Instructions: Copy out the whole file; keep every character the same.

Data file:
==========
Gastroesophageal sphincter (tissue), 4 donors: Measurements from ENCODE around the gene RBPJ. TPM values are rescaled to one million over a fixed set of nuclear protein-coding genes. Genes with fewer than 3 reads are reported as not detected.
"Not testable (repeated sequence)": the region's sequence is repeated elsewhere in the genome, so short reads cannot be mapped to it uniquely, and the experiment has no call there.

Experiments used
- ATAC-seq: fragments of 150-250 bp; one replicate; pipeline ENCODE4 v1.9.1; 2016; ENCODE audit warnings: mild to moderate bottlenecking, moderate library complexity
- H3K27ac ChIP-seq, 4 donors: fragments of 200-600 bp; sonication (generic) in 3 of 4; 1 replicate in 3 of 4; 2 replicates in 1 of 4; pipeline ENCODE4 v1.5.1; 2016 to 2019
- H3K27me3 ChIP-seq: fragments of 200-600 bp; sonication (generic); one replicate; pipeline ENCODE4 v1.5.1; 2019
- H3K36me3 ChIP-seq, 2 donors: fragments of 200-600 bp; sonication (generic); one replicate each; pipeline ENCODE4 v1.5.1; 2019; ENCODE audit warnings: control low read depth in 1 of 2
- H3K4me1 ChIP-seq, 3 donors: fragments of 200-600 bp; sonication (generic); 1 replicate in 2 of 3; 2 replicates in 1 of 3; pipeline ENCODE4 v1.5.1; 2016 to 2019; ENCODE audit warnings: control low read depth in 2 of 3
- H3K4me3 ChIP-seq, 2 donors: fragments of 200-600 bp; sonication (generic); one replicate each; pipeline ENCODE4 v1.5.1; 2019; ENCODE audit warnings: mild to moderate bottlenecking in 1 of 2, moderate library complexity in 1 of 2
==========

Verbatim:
Gastroesophageal sphincter (tissue), 4 donors: Measurements from ENCODE around the gene RBPJ. TPM values are rescaled to one million over a fixed set of nuclear protein-coding genes. Genes with fewer than 3 reads are reported as not detected.
"Not testable (repeated sequence)": the region's sequence is repeated elsewhere in the genome, so short reads cannot be mapped to it uniquely, and the experiment has no call there.

Experiments used
- ATAC-seq: fragments of 150-250 bp; one replicate; pipeline ENCODE4 v1.9.1; 2016; ENCODE audit warnings: mild to moderate bottlenecking, moderate library complexity
- H3K27ac ChIP-seq, 4 donors: fragments of 200-600 bp; sonication (generic) in 3 of 4; 1 replicate in 3 of 4; 2 replicates in 1 of 4; pipeline ENCODE4 v1.5.1; 2016 to 2019
- H3K27me3 ChIP-seq: fragments of 200-600 bp; sonication (generic); one replicate; pipeline ENCODE4 v1.5.1; 2019
- H3K36me3 ChIP-seq, 2 donors: fragments of 200-600 bp; sonication (generic); one replicate each; pipeline ENCODE4 v1.5.1; 2019; ENCODE audit warnings: control low read depth in 1 of 2
- H3K4me1 ChIP-seq, 3 donors: fragments of 200-600 bp; sonication (generic); 1 replicate in 2 of 3; 2 replicates in 1 of 3; pipeline ENCODE4 v1.5.1; 2016 to 2019; ENCODE audit warnings: control low read depth in 2 of 3
- H3K4me3 ChIP-seq, 2 donors: fragments of 200-600 bp; sonication (generic); one replicate each; pipeline ENCODE4 v1.5.1; 2019; ENCODE audit warnings: mild to moderate bottlenecking in 1 of 2, moderate library complexity in 1 of 2